"It has been months since I felt the need to scream with a blood-curdling cry at some commie, partisan subordinate (i.e., most of the [Voting] section staff until recently). And I feel like the people I now work with are all complete professionals. What a weird change. Granted, these changes are nice in many respects, but bitchslapping a bunch of [Division] attorneys really did get the blood pumping and was even enjoyable once in a while. I think now it's all Good Cop for folks there. I much preferred the role of Bad Cop. ... But perhaps the Division will name an award for me or something. How about the Brad Schlozman Award for Most Effectively Breaking the Will of Liberal Partisan Bureaucrats. I would be happy to come back for the awards ceremony."
In March 2007, Schlozman returned to Washington to work at the Executive Office for United States Attorneys (EOUSA).

During a visit to Cutlar's office, during which they discussed the allegations of partisan hiring at the Division which were being reported at the time, Schlozman said to Curlar that, "You know, I was thinking I probably made some mistakes . ... I probably considered politics when I shouldn't have." Cutlar stated that Schlozman claimed, "I'm just saying I got caught up in the group mentality. You know how it is." However, Cutler said that Schlozman later backtracked from such sentiments, telling her in a phone conversation, "You know I didn't do anything wrong."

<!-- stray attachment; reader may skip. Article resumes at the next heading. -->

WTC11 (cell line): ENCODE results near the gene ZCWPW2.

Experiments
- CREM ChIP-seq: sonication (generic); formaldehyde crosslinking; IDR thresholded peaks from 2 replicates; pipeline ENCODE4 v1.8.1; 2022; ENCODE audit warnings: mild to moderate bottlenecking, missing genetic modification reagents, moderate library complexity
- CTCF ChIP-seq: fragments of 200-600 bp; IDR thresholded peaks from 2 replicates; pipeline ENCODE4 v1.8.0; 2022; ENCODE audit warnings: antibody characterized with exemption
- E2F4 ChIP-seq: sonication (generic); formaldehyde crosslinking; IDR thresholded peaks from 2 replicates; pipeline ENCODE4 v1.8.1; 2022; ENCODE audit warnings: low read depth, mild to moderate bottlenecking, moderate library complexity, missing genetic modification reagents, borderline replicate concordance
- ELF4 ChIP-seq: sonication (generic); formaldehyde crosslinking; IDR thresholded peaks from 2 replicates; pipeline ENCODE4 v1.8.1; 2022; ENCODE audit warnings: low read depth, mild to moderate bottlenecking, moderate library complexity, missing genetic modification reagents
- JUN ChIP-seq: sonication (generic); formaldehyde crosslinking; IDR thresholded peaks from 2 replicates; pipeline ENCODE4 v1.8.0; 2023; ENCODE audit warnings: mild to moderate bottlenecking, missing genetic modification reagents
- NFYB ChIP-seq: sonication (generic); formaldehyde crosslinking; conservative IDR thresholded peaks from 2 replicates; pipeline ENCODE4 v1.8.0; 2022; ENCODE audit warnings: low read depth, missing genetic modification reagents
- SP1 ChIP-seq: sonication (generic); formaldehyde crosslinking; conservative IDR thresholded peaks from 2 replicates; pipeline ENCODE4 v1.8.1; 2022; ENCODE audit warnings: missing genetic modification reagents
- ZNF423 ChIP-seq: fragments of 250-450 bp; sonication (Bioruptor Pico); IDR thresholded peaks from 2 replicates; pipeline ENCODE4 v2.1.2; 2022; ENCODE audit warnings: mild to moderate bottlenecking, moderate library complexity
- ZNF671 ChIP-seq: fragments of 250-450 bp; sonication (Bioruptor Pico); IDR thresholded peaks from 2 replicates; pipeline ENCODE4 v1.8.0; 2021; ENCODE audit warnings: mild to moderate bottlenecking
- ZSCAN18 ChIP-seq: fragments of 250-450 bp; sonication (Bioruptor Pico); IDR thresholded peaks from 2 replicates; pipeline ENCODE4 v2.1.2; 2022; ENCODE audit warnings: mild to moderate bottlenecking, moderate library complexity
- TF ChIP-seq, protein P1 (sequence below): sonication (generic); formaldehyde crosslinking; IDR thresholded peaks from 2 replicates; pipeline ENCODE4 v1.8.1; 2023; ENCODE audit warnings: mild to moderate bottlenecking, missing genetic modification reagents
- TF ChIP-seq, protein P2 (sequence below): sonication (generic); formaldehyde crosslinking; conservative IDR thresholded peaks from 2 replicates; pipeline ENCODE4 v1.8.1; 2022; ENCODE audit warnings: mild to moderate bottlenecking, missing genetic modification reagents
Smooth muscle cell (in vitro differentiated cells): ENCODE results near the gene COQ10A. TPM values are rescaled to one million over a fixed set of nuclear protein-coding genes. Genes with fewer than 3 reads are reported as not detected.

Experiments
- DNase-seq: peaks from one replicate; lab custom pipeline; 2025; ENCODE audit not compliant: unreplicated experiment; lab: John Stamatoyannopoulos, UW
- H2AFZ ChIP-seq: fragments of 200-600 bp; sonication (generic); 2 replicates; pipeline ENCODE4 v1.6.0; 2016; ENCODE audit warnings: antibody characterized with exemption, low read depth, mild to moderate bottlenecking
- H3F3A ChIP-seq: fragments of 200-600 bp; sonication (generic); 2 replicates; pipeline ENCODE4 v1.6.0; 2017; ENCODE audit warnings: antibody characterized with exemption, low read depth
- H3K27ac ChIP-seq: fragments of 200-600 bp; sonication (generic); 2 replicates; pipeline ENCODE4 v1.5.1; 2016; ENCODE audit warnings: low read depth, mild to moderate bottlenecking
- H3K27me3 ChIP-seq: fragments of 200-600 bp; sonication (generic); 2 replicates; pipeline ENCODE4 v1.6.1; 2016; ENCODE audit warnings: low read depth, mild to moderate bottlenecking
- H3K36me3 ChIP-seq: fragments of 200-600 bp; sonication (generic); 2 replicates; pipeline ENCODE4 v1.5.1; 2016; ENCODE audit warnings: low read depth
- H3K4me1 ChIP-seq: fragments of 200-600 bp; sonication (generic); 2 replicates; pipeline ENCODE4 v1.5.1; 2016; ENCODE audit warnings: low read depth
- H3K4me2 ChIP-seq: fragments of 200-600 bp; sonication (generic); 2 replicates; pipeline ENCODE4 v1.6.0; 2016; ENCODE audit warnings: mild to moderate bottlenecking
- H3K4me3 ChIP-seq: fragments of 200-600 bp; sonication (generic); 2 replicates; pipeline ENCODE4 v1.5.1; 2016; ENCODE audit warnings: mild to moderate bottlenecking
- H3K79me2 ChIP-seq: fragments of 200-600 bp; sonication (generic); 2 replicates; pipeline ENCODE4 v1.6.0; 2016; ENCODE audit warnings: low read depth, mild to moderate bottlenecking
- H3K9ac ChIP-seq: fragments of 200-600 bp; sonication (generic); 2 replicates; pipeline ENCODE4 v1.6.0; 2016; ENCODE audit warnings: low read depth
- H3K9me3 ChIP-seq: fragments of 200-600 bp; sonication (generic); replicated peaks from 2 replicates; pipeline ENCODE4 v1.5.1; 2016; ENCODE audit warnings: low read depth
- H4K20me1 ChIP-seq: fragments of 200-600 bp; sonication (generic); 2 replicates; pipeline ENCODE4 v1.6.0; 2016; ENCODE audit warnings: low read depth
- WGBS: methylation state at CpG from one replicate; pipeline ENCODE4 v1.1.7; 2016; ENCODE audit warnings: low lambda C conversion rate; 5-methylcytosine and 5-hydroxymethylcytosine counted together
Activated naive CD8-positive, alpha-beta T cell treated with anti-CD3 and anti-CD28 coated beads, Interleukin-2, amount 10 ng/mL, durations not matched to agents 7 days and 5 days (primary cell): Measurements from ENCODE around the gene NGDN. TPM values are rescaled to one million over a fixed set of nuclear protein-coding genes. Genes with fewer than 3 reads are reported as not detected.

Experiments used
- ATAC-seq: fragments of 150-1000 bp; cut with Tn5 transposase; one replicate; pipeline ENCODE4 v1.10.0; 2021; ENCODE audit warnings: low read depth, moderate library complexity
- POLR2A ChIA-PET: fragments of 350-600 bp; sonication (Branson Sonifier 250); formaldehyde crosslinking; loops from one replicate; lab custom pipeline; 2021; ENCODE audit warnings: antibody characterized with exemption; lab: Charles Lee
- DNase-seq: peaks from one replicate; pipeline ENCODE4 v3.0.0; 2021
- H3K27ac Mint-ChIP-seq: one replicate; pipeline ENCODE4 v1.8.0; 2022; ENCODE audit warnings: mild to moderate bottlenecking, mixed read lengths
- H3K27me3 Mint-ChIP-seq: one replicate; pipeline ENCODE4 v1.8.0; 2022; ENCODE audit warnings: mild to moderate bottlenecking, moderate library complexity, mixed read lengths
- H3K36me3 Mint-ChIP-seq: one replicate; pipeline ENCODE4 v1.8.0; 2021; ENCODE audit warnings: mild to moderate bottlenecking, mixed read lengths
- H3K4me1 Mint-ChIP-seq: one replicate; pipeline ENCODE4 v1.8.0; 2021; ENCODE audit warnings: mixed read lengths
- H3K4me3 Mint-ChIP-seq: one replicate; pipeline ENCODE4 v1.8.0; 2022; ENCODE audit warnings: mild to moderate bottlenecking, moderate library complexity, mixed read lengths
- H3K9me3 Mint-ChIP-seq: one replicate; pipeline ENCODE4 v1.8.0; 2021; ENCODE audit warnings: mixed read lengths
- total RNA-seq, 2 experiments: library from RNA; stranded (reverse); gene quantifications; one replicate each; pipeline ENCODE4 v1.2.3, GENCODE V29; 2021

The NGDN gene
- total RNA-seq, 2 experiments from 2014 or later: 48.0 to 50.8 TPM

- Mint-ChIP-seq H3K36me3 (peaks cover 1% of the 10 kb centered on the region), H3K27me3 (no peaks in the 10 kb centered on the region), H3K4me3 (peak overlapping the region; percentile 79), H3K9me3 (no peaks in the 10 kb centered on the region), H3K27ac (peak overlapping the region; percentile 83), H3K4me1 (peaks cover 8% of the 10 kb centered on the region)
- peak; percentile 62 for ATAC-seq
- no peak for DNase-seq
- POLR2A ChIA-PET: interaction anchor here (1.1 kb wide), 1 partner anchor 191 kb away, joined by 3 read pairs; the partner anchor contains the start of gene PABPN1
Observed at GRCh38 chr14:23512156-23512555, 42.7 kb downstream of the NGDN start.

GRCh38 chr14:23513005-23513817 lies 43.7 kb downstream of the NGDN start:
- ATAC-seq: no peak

It was a line repeated during his June 5, 2007 testimony before the Senate Judiciary Committee:
Senator Charles Schumer: Mr. Schlozman, is the policy against considering political and ideological affiliations in the hiring of career department employees formal or informal?

Mr. Schlozman: I think it is pursuant to a civil service statute for career employees -- the Hatch Act.

Senator Schumer: So it's formal

Mr. Schlozman: Yeah.

Senator Schumer: Yeah. Did you ever violate it?

Mr. Schlozman: I did not.

Senator Schumer: Did you ever, quote, "cross the line," as Ms. Goodling has admitted doing?

Mr. Schlozman: I did not.
Schlozman resigned from Justice in 2007, and currently practices in the Wichita, Kansas law firm of Hinkle Elkouri in the areas of employee benefits, taxation, and tax litigation.

Today's report also faults the managers above Schlozman who, they said, received warning signs of inappropriate conduct but did not stop him or rein him in.

Citing the "troubling conduct" described in the report, Justice Department spokesman Peter Carr said the agency has since reformed its hiring practices. "We are confident that the institutional problems identified in today's report no longer exist and will not recur," Carr said.

Schlozman's lawyer, William Jordan, denied the allegations, saying his client had passed a lie-detector test.

"The report released today is inaccurate, incomplete, biased, unsupported by the law, and contrary to the facts," said Jordan, who accused the investigators themselves of "extraordinary bias and lack of ethical and legal standards."

By CBSNews.com producer David Morgan.